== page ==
Saturday, April 18, 2009

False Accusations do happen.

Did anybody catch this documentary on MSNBC? Witch Hunt is narrated by Sean Penn and is a sobering wake up call for those claiming to be child advocates and advocates for freedom and liberty.

I've blogged about the McMartin Pre-School trials during the early days of this blog. That was occurring when I first moved to California. There is no doubt that so-called repressed memory, social workers who were too enthusiastic, and political power junkies, worked together to undermine the name of Raymond Bucky.

This documentary centers on an overenthusiastic group of politcos and police in Bakersfield, California, who went hog wild with accusations of child molestation against several families in the area. Without any real scrap of evidence, police detectives barged into people's houses, arrested parents, and accused them of molesting their children.

I'll drop a spoiler alert right now because, by the end of the movie, we learn that the authorities hid evidence that the children were examined by doctors. Not one report indicated a child had been molested. In fact, the evidence proved the opposite. The children were never molested.

Years later, the children, now adults, admitted they had been co-erced by the authorities to testify against their parents.

On a personal note:

I once found myself on the wrong end of the convenience store check out stand and was robbed back in the early 1980's. The day after, police called me in to look at photos of those taken into custody.

Let me tell you, I got the feeling the police wanted to arrest me because I did not immediately finger anyone in the photos!

"Are you sure?"

The cop got gruff, acted angry, and gave the distinct impression he believed I was chickening out of fingering anyone for the crime against me. Fortunately, the last set of polaroids I looked at was of the two who robbed me. I was relieved, not because justice was about to be done, but because I could get this angry cop off my back.

I had the disturbing feeling if I had just fingered anyone, they would have jumped into prosecuting them, with or without any evidence at all.

Jacksonville justice.

Now, imagine that cop with a five year old kid, who can barely speak, going, "Did they tie you up? If you're not telling the truth, other children will be molested!"

Between the suppressed evidence, and the way the leading questions were asked, it was indeed a witch hunt in Bakersfield. Eventually, they brought in the good ole' standby of Satanic ritual abuse and their case began to fall apart. Yet, in order to protect their reps, those who were falsely accused still remained in jail.

When the children grew up, and told the truth, the prosecutor hounded them with accusations, disguised as questions: "WERE YOU LYING THEN OR ARE YOU LYING NOW?"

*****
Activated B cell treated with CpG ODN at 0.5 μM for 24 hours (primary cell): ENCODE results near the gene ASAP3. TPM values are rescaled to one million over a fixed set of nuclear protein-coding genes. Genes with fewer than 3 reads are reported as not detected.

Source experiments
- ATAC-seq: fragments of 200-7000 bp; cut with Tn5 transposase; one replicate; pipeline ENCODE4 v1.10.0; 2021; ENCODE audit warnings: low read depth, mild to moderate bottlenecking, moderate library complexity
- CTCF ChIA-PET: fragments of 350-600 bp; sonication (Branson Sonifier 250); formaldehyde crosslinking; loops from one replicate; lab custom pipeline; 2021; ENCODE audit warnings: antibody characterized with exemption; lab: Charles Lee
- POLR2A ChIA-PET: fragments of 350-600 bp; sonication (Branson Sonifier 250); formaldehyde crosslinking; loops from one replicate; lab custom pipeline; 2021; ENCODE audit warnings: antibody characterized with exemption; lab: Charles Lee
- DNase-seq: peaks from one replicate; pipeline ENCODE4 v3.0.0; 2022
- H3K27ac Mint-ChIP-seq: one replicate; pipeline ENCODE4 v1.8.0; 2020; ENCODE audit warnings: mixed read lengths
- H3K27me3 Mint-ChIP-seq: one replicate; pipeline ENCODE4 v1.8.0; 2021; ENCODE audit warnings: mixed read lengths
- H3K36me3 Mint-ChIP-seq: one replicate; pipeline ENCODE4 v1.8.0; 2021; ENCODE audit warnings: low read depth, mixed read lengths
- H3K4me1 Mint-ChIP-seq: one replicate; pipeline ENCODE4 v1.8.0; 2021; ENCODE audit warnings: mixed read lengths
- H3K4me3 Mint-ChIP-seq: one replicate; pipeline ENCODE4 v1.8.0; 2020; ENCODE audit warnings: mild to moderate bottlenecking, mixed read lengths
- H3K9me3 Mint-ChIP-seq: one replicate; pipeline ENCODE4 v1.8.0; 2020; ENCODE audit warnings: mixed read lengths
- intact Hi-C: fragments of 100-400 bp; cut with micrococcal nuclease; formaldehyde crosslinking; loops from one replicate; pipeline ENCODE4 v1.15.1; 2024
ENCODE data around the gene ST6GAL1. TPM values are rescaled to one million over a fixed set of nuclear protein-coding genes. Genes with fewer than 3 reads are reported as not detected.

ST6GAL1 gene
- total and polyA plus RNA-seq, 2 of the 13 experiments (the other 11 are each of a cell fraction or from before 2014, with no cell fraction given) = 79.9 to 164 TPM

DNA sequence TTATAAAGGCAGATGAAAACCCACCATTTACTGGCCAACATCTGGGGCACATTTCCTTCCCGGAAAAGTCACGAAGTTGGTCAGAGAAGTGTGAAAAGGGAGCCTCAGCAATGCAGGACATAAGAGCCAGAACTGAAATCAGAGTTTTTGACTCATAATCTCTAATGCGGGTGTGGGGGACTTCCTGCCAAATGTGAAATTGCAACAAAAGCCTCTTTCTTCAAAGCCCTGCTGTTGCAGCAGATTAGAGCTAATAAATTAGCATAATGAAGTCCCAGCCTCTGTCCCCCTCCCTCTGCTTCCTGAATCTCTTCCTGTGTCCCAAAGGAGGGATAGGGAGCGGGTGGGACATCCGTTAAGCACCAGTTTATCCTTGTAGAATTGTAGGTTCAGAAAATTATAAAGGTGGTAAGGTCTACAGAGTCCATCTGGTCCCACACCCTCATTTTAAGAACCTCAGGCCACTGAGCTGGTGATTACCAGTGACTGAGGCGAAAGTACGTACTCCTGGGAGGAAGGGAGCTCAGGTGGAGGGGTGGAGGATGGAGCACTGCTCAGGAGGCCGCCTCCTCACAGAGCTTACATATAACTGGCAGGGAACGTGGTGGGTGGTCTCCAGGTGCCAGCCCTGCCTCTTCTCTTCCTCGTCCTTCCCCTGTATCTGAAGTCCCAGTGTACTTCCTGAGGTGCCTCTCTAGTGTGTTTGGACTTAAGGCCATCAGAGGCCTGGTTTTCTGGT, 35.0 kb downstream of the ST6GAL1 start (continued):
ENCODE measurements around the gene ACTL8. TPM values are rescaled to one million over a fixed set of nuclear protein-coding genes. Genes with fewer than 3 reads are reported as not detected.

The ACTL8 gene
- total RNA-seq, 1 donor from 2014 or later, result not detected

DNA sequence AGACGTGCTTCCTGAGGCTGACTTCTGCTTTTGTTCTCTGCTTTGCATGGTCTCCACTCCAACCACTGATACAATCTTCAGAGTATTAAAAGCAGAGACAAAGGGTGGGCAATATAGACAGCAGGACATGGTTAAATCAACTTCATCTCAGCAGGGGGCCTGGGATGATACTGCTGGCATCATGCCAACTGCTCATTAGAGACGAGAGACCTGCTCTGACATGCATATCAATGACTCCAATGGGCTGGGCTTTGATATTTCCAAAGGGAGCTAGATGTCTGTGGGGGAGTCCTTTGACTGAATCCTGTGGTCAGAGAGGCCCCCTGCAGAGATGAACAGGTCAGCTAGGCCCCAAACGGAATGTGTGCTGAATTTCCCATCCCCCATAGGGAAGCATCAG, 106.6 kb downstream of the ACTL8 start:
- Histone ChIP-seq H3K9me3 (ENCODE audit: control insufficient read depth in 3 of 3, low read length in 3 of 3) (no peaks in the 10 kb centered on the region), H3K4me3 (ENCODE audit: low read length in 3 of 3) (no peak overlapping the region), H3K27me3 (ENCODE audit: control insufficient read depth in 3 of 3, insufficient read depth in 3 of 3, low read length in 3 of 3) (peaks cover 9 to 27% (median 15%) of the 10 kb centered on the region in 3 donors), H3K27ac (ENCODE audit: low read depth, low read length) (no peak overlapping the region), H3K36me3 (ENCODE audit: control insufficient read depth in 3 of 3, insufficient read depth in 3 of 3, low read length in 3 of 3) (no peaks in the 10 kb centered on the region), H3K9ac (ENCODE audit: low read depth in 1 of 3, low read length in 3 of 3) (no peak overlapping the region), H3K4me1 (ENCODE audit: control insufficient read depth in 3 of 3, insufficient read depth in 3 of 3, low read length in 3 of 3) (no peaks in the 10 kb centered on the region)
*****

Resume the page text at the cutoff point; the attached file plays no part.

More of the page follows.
This is not good for child advocates. True, I'm throwing a wet blanket of a movie on you, but we need to realize that anytime the words 'child abuse' or 'child molestation' are thrown about, people are going to be arrested.

Guilty or not. Innocent or not.

In the case of Bob Gray, who inspired this blog, we have letters from Tom Messer apologizing for the wrongs that had been done to the victims. Why would he apologize if he did not believe Gray actually committed a wrong?

We have Bob Gray, on tape, admitting to have french kissed a minor. Although not a felony back in the seventies, today things have changed and you can go to the pokey for that. So, if he admitted to that, and you have Tom Messer writing letters apologizing for the wrong that was done, plus another tape recording, made by the husband of a victim, where Messer admits Gray was not forthcoming when he confronted the congregation about an infraction he committed that was 'neither sexual nor immoral', I don't see the Gray incident as a witch hunt.

I'd hate to be a Baptist minister these days. If anyone points a finger and says 'child molester', you're basically up a creek without a paddle.

These are the thoughts that were in my mind as I watched this movie.

I had to remember things like Messer's letters to the victims, and the tape recording made by the husband of the victim, and my own personal experiences at Trinity, just so I could reassure myself of the facts of Gray case.

I certainly would not want to be overzealous like the prosecutors in Bakersfield. That's the power of this movie!

Witch Hunt reminds us of the sobering reality that people's lives can be turned upside down by the mere accusation of child abuse, regardless of whether the charges are true. Children may not lie (according to the pop psychology that got the parents arrested in the first place), but adults can, and have, intimidated children into making false confessions.

It's telling that none of the prosecutors in the Bakersfield case have been held accountable for their witchhunt. Hopefully, this movie will set the record straight, and be a wake up call for child advocates not to be too quick on the trigger when accusing someone of molestation in public, be it on the web or television.

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